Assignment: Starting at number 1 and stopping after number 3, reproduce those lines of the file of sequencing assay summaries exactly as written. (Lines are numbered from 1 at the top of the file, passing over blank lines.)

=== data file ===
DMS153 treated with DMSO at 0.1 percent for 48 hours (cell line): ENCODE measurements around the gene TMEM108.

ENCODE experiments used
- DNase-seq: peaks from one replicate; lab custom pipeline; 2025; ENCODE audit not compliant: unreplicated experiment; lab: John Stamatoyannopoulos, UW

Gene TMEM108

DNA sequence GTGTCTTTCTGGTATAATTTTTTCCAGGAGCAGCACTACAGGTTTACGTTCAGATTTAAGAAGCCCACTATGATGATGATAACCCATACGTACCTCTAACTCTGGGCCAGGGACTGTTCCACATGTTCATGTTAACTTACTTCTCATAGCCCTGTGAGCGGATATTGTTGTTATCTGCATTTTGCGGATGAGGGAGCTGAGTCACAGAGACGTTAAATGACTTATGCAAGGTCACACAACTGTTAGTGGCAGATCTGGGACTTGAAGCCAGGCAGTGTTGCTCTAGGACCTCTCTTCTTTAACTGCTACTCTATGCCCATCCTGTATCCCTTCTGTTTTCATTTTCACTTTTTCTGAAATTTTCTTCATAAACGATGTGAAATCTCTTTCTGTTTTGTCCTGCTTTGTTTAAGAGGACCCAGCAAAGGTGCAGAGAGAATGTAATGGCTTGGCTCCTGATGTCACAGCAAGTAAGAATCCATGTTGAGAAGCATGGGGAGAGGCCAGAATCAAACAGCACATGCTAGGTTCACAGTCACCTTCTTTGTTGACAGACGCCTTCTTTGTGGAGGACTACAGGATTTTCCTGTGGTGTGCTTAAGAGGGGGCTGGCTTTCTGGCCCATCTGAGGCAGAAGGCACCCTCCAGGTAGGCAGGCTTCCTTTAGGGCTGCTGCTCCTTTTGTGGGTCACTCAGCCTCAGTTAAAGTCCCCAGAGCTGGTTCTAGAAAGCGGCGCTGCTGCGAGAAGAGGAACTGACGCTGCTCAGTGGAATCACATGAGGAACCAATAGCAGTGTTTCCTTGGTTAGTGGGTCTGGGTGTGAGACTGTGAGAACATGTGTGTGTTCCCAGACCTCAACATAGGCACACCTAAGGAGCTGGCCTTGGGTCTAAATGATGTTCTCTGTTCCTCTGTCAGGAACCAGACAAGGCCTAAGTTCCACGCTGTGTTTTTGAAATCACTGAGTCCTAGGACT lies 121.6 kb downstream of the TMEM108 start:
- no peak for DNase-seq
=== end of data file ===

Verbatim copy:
DMS153 treated with DMSO at 0.1 percent for 48 hours (cell line): ENCODE measurements around the gene TMEM108.

ENCODE experiments used
- DNase-seq: peaks from one replicate; lab custom pipeline; 2025; ENCODE audit not compliant: unreplicated experiment; lab: John Stamatoyannopoulos, UW